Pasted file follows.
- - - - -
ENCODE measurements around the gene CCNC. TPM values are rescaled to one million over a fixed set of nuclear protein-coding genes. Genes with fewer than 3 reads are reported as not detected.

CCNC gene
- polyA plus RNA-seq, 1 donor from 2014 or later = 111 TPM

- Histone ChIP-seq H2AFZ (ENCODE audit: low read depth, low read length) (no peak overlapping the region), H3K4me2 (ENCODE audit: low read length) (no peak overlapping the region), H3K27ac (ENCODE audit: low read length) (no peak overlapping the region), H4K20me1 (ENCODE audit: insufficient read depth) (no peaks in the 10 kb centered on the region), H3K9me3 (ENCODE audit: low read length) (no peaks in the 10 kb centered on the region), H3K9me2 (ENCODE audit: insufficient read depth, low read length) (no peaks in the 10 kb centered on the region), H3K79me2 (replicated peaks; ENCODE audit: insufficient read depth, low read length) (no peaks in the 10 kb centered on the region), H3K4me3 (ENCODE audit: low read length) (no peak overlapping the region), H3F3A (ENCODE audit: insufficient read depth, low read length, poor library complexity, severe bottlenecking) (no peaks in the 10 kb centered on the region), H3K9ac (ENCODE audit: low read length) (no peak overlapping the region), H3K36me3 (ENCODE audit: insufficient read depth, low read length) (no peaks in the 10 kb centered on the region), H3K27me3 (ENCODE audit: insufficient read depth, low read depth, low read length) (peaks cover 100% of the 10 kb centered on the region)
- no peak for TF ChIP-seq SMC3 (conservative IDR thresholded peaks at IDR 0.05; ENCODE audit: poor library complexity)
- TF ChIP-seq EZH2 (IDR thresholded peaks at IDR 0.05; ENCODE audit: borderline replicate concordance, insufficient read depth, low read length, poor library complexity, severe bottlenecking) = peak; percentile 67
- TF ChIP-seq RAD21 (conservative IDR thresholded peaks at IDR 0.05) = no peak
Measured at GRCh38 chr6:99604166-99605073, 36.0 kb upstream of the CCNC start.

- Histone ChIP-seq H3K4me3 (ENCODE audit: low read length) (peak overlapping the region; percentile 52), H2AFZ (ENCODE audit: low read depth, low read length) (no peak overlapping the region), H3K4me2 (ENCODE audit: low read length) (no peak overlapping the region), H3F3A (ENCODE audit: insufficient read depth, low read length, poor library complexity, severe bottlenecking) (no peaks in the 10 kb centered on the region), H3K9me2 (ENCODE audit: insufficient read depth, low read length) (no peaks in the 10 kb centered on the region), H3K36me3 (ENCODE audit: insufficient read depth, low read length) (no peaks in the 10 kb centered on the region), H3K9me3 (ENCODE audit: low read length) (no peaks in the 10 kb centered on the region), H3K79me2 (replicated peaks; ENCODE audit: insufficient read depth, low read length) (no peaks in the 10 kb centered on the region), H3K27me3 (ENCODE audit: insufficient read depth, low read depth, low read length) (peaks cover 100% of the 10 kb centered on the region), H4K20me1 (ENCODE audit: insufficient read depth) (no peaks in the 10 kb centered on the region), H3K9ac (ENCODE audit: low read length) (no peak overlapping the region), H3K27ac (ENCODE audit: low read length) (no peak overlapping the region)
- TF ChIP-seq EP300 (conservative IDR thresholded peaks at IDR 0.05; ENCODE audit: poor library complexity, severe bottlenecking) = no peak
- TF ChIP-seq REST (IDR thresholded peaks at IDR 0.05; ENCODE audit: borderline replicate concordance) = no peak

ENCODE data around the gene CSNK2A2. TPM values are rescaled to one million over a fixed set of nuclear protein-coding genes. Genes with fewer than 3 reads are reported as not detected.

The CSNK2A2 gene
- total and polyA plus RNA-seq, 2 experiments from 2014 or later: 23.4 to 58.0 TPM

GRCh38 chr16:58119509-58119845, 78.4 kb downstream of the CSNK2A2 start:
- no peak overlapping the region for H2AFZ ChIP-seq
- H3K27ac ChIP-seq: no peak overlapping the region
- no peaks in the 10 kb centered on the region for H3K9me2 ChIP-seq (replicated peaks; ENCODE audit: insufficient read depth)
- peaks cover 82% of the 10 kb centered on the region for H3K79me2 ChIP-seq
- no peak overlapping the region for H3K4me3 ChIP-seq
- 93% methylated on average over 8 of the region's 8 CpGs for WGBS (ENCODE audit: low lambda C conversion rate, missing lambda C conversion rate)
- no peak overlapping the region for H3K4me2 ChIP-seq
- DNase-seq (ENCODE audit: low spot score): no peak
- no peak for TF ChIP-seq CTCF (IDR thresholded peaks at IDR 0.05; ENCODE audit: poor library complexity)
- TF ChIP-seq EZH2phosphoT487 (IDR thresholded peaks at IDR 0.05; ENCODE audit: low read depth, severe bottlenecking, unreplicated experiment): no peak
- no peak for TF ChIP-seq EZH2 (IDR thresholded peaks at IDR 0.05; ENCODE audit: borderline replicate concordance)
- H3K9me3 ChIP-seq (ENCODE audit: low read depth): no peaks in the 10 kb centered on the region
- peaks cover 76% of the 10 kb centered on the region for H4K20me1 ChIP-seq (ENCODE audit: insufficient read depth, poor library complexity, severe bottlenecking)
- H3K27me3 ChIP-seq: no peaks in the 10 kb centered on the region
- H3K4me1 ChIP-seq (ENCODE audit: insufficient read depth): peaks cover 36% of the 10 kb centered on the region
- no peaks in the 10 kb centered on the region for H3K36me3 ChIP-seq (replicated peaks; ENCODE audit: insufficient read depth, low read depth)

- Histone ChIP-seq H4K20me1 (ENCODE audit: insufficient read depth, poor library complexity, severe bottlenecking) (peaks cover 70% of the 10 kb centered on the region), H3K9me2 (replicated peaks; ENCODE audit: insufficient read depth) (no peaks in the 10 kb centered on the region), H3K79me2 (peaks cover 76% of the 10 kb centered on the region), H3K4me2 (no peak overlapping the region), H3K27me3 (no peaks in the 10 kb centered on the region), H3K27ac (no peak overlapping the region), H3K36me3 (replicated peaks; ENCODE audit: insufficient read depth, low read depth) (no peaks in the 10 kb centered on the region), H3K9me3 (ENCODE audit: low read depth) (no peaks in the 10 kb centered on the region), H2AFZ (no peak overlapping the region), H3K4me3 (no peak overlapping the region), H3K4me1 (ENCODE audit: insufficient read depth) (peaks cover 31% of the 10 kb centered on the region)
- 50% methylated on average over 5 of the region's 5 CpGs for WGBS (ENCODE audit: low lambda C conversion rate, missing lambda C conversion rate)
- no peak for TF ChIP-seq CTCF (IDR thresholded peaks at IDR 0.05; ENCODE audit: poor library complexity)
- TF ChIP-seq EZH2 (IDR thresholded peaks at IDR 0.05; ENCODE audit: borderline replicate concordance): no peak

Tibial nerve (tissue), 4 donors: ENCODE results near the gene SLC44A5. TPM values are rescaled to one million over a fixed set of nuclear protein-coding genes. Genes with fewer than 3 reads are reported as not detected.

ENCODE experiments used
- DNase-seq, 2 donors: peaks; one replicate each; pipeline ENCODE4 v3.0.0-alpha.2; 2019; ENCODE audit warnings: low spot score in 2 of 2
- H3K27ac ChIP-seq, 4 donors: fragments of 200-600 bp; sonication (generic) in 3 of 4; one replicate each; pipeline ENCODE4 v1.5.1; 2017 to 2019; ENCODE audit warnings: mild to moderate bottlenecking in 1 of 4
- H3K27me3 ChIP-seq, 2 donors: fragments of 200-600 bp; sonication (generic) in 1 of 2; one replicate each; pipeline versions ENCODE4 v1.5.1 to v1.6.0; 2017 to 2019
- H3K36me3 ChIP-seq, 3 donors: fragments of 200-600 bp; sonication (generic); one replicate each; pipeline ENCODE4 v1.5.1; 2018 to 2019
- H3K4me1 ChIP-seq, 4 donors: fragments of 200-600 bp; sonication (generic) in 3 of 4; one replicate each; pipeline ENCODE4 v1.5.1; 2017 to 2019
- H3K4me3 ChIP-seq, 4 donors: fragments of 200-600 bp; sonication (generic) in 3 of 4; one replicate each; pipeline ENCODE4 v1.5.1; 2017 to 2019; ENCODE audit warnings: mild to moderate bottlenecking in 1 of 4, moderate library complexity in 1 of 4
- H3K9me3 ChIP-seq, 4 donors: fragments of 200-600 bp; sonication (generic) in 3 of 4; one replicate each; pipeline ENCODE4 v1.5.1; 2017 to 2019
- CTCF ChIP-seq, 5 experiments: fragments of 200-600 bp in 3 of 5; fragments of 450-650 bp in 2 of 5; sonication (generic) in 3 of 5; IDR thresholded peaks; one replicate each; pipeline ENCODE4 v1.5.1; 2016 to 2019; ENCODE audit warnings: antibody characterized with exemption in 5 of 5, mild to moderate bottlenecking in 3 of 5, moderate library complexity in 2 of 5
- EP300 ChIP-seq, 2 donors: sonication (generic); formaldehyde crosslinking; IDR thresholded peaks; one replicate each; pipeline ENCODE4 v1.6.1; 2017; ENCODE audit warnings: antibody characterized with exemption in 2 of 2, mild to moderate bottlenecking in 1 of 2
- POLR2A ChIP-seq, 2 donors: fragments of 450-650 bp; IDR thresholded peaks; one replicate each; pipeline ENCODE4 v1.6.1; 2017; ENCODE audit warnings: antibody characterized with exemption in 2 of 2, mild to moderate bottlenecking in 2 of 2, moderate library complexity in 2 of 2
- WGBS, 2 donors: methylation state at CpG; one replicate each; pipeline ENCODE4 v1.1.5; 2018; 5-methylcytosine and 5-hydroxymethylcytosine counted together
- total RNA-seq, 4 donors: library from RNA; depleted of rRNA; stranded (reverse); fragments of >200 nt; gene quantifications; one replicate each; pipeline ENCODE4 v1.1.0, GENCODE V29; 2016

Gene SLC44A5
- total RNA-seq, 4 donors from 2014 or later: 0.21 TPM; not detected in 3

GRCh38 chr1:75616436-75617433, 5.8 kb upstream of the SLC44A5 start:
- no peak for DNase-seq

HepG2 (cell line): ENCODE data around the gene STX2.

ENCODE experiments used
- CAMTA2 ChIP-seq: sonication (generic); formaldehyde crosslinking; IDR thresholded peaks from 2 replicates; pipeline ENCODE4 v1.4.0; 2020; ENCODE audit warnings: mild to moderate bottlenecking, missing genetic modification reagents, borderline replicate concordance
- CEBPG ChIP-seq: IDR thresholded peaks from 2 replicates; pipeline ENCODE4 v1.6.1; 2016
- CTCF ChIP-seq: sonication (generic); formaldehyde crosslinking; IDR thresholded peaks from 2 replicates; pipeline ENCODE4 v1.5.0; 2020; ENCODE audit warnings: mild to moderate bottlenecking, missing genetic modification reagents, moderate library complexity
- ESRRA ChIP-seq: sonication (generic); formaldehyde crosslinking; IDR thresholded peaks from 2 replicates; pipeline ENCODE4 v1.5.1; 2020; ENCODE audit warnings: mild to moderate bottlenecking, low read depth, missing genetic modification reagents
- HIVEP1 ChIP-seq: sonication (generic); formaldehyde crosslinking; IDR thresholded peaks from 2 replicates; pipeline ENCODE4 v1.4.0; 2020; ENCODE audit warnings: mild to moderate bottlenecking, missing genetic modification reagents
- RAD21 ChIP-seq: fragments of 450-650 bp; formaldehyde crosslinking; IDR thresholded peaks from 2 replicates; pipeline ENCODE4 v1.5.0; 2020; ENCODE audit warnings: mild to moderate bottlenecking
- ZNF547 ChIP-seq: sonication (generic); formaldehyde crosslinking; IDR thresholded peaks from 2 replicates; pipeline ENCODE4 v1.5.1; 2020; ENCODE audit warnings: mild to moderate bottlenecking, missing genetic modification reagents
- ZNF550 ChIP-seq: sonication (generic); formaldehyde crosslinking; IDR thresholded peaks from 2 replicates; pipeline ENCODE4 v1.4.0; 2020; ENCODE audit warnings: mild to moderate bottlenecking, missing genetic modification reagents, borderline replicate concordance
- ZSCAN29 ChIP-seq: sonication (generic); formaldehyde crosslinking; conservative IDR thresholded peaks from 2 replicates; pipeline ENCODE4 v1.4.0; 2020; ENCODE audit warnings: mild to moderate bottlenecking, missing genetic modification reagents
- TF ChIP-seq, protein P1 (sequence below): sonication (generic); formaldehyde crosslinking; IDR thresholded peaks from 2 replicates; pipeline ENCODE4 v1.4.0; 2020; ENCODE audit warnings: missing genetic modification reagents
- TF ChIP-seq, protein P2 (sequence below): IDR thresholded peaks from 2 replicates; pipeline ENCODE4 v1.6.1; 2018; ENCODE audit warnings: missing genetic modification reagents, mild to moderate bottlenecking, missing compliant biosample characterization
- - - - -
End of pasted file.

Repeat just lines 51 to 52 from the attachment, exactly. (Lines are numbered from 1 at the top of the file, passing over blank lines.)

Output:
- total RNA-seq, 4 donors from 2014 or later: 0.21 TPM; not detected in 3

GRCh38 chr1:75616436-75617433, 5.8 kb upstream of the SLC44A5 start: